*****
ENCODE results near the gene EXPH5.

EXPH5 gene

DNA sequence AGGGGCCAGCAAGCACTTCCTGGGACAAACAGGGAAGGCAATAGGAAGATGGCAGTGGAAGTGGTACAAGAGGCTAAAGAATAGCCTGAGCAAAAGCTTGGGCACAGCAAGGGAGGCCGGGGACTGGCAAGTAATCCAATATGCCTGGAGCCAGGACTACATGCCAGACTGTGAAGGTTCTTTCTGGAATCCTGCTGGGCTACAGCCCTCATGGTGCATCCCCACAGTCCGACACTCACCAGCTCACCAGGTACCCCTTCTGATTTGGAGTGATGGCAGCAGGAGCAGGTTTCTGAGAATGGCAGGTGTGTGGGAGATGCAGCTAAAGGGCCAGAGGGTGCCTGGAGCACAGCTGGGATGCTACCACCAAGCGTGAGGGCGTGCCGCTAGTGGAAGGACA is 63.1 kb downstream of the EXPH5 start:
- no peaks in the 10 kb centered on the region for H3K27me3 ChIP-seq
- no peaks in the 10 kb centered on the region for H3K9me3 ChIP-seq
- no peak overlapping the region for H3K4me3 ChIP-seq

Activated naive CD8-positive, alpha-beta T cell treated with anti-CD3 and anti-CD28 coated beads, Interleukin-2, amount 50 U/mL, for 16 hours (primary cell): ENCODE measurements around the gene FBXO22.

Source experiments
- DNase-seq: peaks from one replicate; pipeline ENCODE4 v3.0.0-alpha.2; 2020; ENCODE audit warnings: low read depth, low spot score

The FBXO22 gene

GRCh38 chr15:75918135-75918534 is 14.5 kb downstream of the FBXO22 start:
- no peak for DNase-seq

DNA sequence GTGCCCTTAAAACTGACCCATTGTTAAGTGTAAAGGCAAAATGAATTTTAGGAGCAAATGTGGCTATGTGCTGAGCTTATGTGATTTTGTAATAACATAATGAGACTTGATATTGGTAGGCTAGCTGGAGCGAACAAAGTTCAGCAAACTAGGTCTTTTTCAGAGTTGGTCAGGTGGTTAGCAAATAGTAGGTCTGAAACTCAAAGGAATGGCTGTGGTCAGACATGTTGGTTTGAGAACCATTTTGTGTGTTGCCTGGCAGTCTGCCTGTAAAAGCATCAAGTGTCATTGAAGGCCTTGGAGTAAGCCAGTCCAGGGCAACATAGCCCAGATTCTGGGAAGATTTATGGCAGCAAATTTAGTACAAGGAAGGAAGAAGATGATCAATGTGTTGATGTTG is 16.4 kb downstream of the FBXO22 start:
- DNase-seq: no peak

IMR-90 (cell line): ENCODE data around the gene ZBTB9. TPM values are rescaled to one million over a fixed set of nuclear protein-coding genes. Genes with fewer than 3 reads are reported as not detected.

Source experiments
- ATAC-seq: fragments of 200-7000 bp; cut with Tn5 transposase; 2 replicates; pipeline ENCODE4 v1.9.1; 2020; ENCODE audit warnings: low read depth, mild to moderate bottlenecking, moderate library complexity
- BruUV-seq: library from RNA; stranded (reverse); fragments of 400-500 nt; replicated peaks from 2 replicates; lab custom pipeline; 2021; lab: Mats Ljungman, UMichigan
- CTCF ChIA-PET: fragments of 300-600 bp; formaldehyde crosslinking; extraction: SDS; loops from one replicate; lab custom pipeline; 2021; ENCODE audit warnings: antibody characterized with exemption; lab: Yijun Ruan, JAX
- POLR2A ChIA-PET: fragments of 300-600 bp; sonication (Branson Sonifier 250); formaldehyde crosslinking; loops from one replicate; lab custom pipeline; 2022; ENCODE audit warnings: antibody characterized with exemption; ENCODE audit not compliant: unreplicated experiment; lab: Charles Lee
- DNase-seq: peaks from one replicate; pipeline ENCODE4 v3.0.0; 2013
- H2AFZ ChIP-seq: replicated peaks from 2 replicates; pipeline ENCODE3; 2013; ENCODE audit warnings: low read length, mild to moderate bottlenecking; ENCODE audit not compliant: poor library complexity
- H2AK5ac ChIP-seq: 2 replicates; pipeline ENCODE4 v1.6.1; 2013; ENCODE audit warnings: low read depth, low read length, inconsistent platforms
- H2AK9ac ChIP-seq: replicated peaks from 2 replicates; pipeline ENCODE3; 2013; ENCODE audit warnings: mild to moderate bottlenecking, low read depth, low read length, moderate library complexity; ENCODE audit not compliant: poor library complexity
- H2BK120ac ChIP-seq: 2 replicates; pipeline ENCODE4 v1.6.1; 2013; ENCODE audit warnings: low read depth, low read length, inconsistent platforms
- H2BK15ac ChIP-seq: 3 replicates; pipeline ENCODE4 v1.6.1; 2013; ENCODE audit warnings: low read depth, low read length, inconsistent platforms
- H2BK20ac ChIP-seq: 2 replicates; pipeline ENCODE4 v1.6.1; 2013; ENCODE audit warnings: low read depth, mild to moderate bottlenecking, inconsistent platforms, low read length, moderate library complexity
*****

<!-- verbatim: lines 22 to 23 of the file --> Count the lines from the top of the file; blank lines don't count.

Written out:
- H2AFZ ChIP-seq: replicated peaks from 2 replicates; pipeline ENCODE3; 2013; ENCODE audit warnings: low read length, mild to moderate bottlenecking; ENCODE audit not compliant: poor library complexity
- H2AK5ac ChIP-seq: 2 replicates; pipeline ENCODE4 v1.6.1; 2013; ENCODE audit warnings: low read depth, low read length, inconsistent platforms